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The apparently stronger form, where $P$ includes $I$ and is disjoint from $S$, follows from the weaker form (mere existence of prime ideals) by applying the weaker form to the ring you get by localizing $R$ at $S$ (i.e., inverting all elements of $S$) and dividing by (the image of) $I$. –  Andreas Blass Jun 1 '12 at 12:28
    
Thank you very much for your references and sketch of proofs. But when I read your claims another Question came in my mind to. Is it true that the structure of maximal ideals are more algebraic than prime ideals? I mean that When I consider the prime ideals in commutative rings I could translate it to the language of boolean algebra and lattice theory, But maximal ideals are not wide enough to conduct it to another structure theory such as boolean algebra ...? –  Ali Reza Jun 1 '12 at 12:41
    
@ Andreas: Nice! I didn't notice this direct deduction. @AliReza: Sorry, I wouldn't know how to answer your question since I'm not sure what exactly you have in mind or if I understand what exactly you mean. It all seems very subjective and relative. –  godelian Jun 2 '12 at 23:46
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Although godelian has already answered, let me give a more direct answer (with more proofs instead of references; perhaps they coincide). First, notice that the existence of prime ideals in $R$ disjoint from multiplicative subsets $S$ and containing a given ideal $I$ is actually (quantified over $R$) equivalent to the existence of prime ideals in $R$ (quantified over $R$, of course $\neq 0$). The non-trivial direction just uses $S^{-1} (R/I)$. So we actually have only one statement, the existence of prime ideals.

I claim that the Compactness Theorem (for propositional logic) implies the existence of prime ideals: For each $a \in R$ let $p_a$ be a new variable. Consider the theory whose axioms are $p_0$, $\neg p_1$, $p_a \wedge p_b \longrightarrow p_{a+b}$, $p_a \longrightarrow p_{ab}$, $p_{ab} \longrightarrow p_{a} \vee p_{b}$ for all $a,b \in A$. A model of this theory is precisely a prime ideal of $R$. Since finitely generated rings are noetherian (Hilbert) and noetherian rings have maximal and therefore prime ideals, the theory is finitely consistent. Hence, it is consistent.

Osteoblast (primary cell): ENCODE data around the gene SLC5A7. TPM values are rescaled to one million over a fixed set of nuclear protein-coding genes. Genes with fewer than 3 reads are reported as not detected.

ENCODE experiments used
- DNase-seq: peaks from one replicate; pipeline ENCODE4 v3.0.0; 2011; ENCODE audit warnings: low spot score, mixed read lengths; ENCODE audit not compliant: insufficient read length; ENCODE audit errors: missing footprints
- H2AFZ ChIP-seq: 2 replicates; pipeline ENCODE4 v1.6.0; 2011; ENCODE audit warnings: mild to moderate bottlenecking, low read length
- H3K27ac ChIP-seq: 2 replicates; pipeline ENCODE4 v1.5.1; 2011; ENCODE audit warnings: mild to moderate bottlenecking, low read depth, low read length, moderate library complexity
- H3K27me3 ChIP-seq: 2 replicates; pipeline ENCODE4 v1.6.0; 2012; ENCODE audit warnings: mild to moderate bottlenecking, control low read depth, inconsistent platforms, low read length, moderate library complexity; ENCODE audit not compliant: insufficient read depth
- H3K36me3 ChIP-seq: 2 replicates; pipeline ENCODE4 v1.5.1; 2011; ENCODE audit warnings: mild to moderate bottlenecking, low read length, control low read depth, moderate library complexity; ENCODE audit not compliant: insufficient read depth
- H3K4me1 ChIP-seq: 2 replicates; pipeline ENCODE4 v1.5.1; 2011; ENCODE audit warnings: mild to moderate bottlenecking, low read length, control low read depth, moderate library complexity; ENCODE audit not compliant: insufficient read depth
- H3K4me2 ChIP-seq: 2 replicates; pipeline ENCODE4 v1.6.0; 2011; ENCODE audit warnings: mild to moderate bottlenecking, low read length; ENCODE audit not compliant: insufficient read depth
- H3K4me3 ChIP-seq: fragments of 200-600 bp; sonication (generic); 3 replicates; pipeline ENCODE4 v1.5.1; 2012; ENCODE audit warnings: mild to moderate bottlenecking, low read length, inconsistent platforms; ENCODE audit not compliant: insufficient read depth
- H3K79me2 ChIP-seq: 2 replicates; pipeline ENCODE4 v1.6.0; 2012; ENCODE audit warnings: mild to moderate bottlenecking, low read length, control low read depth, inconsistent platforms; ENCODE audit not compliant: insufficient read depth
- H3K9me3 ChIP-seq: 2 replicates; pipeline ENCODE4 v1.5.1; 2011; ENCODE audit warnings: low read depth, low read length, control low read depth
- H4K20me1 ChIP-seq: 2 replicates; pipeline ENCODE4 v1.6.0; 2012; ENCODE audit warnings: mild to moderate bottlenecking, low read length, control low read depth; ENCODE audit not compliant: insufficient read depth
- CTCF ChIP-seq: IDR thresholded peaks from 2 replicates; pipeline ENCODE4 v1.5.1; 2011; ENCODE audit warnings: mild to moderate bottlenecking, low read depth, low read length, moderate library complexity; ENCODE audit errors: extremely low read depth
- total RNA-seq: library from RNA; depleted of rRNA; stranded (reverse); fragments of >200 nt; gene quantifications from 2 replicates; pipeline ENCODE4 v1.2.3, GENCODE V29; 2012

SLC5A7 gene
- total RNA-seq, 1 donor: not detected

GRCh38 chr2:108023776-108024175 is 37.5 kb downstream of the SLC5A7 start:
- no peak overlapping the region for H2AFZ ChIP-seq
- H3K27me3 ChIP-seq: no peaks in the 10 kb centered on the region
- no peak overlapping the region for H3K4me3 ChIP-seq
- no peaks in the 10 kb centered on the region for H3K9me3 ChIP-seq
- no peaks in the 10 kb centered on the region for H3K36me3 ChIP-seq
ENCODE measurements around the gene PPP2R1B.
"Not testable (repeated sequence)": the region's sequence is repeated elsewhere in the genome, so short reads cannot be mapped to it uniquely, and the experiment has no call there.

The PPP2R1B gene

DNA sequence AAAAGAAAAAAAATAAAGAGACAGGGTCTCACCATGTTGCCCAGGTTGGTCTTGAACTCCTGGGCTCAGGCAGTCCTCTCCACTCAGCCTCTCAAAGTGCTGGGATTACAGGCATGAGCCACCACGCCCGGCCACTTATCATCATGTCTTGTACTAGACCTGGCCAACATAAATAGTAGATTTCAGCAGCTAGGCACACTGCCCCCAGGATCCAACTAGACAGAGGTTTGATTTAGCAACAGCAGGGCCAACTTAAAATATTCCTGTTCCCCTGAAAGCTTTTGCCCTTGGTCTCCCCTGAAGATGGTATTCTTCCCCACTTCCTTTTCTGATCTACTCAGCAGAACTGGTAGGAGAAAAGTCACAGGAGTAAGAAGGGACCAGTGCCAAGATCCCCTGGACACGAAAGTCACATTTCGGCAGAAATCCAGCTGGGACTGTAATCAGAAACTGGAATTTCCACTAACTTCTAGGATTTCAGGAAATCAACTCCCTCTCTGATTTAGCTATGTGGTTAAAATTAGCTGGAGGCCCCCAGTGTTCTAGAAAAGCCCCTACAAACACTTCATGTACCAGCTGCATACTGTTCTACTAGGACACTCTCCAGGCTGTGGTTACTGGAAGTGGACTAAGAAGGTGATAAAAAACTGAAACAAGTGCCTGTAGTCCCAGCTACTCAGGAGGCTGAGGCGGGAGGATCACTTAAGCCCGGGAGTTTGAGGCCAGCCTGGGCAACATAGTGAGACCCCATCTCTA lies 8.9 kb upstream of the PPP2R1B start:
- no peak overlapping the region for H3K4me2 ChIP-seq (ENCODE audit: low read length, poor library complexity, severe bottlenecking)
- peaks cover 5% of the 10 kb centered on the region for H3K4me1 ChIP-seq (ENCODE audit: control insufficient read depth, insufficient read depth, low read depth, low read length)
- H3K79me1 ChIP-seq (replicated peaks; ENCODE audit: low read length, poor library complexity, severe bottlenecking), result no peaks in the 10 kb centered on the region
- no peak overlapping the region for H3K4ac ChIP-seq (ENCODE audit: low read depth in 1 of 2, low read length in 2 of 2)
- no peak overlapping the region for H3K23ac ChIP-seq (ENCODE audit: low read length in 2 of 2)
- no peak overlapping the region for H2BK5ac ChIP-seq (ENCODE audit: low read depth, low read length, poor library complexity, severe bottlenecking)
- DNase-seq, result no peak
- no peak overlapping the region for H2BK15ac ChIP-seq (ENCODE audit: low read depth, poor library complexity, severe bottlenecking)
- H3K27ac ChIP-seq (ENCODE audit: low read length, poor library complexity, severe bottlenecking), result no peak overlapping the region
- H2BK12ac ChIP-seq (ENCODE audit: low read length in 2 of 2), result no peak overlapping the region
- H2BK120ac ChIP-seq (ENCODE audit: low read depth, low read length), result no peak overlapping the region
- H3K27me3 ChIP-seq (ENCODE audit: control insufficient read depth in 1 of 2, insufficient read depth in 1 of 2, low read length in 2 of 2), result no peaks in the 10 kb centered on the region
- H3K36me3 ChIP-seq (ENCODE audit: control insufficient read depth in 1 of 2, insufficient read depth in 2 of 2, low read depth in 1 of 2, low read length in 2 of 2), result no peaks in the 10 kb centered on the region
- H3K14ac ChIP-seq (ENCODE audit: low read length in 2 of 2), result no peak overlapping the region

On the other hand, the Compactnass Theorem is weaker than the Axiom Choice.

PS: Now I've realized that the whole question is a dublicate of this one. See especially the answer by Chris Phan.

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You can get the result as stated without localization and quotient by adding the axioms $p_a$ for $a \in I$ and $\lnot p_b$ for $b \in S$. It looks like this does not affect the argument for finite consistency. –  François G. Dorais Jun 1 '12 at 14:59
    
Yes, but that's not really clever. The equivalence simplifies the problem right ahead. We shouldn't care about "Cohen's Theorem" (as the OP called it) at all. –  Martin Brandenburg Jun 1 '12 at 15:17
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One should be careful that the Dependent Choice Axiom is needed to prove that ``every increasing sequence terminates'' implies the existence of maximal elements. So, can the proof of Hilbert's theorem be arranged to take care of this? –  Laurent Moret-Bailly Jun 2 '12 at 11:53
    
You're right ... perhaps it doesn't work at all that way. –  Martin Brandenburg Jun 2 '12 at 14:08